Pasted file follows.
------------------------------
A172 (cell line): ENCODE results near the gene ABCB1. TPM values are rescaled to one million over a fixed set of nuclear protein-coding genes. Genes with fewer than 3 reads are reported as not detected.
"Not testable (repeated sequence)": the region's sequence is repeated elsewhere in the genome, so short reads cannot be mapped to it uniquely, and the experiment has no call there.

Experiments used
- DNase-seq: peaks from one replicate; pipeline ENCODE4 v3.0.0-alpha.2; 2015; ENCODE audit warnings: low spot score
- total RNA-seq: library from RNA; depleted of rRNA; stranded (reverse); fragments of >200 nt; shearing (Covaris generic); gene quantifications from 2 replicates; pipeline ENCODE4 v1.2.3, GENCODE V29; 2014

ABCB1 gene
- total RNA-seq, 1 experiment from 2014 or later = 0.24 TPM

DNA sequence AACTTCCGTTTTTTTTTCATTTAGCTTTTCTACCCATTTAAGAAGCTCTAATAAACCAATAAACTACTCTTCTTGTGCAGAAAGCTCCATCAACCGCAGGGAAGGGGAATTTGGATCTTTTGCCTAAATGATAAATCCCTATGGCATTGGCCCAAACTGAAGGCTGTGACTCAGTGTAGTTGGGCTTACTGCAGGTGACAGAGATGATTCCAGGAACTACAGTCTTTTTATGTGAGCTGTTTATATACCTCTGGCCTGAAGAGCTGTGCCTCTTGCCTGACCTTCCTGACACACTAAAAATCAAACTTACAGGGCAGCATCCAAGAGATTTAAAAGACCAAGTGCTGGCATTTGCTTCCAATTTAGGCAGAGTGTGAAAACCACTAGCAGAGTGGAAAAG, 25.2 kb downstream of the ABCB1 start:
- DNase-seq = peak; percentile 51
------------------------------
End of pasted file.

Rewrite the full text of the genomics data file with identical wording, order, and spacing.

A172 (cell line): ENCODE results near the gene ABCB1. TPM values are rescaled to one million over a fixed set of nuclear protein-coding genes. Genes with fewer than 3 reads are reported as not detected.
"Not testable (repeated sequence)": the region's sequence is repeated elsewhere in the genome, so short reads cannot be mapped to it uniquely, and the experiment has no call there.

Experiments used
- DNase-seq: peaks from one replicate; pipeline ENCODE4 v3.0.0-alpha.2; 2015; ENCODE audit warnings: low spot score
- total RNA-seq: library from RNA; depleted of rRNA; stranded (reverse); fragments of >200 nt; shearing (Covaris generic); gene quantifications from 2 replicates; pipeline ENCODE4 v1.2.3, GENCODE V29; 2014

ABCB1 gene
- total RNA-seq, 1 experiment from 2014 or later = 0.24 TPM

DNA sequence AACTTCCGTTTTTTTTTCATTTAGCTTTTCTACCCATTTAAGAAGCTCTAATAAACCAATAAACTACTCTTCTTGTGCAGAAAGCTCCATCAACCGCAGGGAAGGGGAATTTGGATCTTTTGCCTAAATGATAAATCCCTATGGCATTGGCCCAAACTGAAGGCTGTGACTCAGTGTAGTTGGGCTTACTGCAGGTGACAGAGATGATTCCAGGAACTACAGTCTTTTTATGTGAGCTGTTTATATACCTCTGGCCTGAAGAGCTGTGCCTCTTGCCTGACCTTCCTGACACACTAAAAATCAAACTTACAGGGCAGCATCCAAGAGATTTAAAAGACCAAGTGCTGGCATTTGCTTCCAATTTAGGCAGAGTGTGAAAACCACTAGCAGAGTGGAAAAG, 25.2 kb downstream of the ABCB1 start:
- DNase-seq = peak; percentile 51